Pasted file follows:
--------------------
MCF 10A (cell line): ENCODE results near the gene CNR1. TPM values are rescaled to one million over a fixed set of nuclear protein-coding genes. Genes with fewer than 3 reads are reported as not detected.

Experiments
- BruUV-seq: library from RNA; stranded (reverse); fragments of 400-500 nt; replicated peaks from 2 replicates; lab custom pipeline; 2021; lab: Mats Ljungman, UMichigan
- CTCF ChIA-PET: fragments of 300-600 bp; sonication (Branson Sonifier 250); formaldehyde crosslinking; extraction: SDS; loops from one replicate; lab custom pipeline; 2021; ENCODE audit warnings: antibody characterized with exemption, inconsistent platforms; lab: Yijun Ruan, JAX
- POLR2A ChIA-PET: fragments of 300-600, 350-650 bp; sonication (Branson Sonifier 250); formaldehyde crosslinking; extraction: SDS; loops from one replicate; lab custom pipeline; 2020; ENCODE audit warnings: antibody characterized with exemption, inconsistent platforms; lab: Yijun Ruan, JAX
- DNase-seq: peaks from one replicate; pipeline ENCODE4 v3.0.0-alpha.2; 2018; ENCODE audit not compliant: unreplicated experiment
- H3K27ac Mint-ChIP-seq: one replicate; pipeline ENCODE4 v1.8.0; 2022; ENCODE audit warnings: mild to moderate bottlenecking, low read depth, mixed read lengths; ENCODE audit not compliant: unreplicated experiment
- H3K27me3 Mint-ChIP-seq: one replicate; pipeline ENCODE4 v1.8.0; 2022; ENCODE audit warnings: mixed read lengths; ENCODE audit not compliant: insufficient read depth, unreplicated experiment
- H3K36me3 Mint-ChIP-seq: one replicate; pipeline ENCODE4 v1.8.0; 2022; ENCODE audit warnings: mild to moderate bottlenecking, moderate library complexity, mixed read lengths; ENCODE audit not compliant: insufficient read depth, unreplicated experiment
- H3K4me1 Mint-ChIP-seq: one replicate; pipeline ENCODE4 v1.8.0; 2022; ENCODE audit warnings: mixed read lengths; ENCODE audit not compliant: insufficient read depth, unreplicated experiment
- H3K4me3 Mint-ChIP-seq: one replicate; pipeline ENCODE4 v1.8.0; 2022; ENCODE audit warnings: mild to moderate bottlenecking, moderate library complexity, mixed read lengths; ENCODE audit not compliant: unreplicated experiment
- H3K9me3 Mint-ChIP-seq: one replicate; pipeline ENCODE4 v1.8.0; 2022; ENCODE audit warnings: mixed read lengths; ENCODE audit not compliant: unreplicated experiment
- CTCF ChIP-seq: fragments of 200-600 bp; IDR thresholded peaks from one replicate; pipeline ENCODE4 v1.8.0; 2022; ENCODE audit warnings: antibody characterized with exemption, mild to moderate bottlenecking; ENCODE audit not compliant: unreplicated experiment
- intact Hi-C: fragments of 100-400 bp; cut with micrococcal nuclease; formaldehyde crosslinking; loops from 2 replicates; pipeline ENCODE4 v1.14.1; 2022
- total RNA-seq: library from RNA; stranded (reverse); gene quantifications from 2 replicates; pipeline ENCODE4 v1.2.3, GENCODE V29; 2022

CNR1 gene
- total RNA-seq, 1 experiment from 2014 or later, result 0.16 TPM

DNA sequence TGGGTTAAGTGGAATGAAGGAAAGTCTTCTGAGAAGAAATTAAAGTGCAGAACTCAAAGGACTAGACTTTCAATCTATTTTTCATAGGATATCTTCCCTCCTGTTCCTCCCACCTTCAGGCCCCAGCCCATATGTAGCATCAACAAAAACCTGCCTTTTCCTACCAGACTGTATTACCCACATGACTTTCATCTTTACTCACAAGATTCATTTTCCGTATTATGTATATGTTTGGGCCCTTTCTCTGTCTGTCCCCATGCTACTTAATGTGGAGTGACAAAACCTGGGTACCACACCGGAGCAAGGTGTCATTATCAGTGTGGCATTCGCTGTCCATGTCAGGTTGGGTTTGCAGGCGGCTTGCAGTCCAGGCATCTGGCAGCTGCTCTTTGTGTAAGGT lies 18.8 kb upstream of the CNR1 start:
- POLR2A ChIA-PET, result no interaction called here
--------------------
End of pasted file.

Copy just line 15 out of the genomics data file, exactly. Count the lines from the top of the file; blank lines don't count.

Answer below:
- total RNA-seq: library from RNA; stranded (reverse); gene quantifications from 2 replicates; pipeline ENCODE4 v1.2.3, GENCODE V29; 2022